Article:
His concert was to begin at 6.30pm on Sunday, but the Asiatic Library steps, across which the stage was set up, were crowded from top to bottom an hour before the show.
This largely young audience was waiting eagerly for Prem Joshua, the German sensation in fusion music based on the Hindustani classical tradition.
Joshua and his band, the Prem Joshua and Band, performed on the second day of the Kala Ghoda Arts Festival a year after their previous public performance in Mumbai at the Bandra Festival.
Joshua, who first heard Hindustani classical music when he travelled to India as a teenager, finds it difficult to express what drove him to leave home at the age of 18, live and study traditional music across India and West Asia, and adapt it into his own kind of fusion.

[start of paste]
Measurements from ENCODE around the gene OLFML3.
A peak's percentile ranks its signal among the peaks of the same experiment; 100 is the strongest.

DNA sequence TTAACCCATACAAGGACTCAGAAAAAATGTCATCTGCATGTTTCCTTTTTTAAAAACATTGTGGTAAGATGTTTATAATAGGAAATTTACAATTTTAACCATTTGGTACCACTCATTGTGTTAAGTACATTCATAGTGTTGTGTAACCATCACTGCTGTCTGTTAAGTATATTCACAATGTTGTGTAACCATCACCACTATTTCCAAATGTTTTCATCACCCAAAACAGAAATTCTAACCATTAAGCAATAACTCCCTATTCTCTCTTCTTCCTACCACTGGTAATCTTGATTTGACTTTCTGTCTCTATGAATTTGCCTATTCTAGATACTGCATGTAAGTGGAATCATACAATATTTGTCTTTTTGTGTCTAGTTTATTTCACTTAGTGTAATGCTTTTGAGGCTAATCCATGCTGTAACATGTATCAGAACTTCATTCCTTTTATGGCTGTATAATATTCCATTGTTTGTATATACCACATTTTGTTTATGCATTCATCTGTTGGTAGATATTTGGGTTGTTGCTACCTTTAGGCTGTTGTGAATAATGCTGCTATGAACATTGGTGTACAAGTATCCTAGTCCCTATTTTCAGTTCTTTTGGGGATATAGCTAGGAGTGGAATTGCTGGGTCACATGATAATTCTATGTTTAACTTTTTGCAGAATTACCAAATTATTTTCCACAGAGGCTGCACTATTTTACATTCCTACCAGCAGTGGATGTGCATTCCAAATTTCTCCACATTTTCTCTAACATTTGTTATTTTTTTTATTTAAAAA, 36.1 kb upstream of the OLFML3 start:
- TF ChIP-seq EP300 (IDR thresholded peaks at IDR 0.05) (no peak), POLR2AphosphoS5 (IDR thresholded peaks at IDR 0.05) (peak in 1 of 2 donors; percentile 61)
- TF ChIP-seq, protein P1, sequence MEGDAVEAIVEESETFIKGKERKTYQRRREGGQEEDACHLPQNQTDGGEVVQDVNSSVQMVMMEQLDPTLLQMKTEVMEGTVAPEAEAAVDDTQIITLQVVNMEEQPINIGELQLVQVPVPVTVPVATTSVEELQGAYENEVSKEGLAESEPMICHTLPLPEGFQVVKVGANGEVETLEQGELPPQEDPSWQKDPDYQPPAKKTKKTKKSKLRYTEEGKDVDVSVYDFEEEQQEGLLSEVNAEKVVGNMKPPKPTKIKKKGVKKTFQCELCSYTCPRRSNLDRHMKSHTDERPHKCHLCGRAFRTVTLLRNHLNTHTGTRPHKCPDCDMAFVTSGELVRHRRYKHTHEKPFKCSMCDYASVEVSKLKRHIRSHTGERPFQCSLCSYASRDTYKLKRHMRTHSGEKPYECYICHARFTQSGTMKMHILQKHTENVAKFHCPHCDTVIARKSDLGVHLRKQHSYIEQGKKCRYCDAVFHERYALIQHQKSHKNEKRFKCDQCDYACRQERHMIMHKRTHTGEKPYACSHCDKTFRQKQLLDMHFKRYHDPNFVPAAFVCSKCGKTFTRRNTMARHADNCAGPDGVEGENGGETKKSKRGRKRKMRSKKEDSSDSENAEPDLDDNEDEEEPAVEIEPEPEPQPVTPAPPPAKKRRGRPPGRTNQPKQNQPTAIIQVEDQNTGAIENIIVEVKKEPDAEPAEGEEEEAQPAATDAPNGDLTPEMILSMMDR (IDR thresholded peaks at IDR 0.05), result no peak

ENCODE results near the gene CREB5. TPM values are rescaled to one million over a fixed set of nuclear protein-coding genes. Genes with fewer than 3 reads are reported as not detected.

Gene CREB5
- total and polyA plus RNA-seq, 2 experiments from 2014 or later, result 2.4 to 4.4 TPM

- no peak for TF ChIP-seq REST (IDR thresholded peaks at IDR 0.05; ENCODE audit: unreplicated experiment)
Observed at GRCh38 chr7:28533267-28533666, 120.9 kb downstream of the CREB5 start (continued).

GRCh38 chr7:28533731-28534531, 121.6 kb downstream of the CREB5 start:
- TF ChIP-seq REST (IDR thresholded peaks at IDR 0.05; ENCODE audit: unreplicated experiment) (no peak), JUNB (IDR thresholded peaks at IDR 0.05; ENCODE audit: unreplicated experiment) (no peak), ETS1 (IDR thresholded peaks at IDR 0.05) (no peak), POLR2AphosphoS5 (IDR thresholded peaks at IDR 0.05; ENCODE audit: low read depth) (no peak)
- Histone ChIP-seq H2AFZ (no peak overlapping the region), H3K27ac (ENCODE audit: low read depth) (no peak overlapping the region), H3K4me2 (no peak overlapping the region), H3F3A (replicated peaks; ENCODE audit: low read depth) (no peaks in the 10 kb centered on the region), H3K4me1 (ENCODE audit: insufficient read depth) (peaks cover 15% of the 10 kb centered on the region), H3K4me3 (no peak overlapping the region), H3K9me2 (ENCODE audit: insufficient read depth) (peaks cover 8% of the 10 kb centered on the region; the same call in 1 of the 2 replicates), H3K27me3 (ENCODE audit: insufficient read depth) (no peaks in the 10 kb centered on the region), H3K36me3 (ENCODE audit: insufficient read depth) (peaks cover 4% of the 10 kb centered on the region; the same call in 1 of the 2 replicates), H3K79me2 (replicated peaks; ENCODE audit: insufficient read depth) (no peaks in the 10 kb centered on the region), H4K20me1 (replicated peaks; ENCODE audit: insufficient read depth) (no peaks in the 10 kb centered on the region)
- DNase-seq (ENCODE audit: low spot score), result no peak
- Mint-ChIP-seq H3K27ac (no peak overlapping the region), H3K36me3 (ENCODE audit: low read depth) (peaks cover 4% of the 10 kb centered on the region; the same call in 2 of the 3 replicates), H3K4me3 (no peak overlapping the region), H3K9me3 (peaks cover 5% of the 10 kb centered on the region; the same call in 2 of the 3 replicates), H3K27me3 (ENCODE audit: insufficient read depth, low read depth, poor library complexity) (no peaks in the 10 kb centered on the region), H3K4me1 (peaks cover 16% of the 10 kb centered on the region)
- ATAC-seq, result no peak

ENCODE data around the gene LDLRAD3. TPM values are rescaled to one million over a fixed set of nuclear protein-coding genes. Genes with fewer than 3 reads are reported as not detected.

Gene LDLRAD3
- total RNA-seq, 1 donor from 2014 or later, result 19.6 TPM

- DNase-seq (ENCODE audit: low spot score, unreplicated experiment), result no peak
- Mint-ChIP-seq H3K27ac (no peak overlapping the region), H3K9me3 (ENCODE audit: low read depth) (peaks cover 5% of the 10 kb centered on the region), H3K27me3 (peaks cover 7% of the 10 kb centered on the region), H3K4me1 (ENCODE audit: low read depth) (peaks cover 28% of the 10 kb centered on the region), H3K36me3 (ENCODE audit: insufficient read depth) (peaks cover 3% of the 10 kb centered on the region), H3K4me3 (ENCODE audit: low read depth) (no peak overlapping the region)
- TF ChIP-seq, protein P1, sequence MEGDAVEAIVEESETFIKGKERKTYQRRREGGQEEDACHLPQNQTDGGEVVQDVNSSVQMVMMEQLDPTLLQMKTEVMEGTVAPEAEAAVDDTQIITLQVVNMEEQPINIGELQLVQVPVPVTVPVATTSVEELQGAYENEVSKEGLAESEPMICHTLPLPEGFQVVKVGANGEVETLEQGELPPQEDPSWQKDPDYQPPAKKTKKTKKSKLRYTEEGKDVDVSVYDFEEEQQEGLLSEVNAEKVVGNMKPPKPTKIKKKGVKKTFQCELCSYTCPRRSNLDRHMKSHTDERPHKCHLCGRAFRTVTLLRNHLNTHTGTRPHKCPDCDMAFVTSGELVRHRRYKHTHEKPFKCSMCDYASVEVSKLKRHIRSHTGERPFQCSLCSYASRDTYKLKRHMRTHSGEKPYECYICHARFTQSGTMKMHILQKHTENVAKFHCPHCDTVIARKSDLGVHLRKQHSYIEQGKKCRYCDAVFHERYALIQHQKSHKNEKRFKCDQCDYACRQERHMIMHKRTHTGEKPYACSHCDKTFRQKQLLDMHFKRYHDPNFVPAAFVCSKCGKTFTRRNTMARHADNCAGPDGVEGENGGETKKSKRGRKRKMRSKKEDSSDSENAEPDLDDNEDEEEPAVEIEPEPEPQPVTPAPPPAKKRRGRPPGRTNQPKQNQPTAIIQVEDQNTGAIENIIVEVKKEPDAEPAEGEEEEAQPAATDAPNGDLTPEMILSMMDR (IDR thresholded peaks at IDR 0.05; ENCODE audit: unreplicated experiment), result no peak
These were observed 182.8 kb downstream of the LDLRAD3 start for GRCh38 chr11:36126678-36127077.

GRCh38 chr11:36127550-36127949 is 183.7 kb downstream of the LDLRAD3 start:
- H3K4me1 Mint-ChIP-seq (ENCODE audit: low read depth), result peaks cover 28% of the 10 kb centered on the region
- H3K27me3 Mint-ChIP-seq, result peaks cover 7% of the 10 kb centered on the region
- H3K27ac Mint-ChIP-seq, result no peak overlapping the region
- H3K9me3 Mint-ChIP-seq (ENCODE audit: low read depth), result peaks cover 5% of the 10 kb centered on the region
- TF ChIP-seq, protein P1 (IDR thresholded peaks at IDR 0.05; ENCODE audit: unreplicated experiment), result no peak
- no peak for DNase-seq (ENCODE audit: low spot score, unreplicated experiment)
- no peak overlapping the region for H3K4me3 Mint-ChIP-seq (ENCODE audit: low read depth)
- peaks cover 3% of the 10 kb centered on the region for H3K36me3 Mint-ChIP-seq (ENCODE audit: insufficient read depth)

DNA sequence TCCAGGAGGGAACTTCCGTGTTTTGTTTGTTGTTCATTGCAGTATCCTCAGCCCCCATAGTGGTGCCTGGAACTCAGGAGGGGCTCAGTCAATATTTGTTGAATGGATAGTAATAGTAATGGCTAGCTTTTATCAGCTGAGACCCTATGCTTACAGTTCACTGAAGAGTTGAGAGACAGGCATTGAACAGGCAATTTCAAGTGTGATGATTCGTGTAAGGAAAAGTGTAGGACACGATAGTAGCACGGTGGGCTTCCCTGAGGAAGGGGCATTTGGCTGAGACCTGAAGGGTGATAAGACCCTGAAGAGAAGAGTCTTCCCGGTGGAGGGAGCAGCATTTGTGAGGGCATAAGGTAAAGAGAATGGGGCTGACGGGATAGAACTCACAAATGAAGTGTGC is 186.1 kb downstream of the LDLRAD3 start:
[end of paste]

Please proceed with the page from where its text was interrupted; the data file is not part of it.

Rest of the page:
“A musician goes where his heart and passions lie, and this has been my path,” said Joshua, who now plays the sitar and bansuri among other instruments and has released more than 14 albums.
“I have been in love with India and its culture ever since I came here more than 30 years ago,” said Joshua, who claims his biggest musical influences have been the sounds of birds such as the nightingale and the cuckoo.
“I’m here because he is the Prem Joshua,” said Fay Barretto, 22, a student present at the concert.
“I love the way his music has evolved from acoustics to Indian fusion.”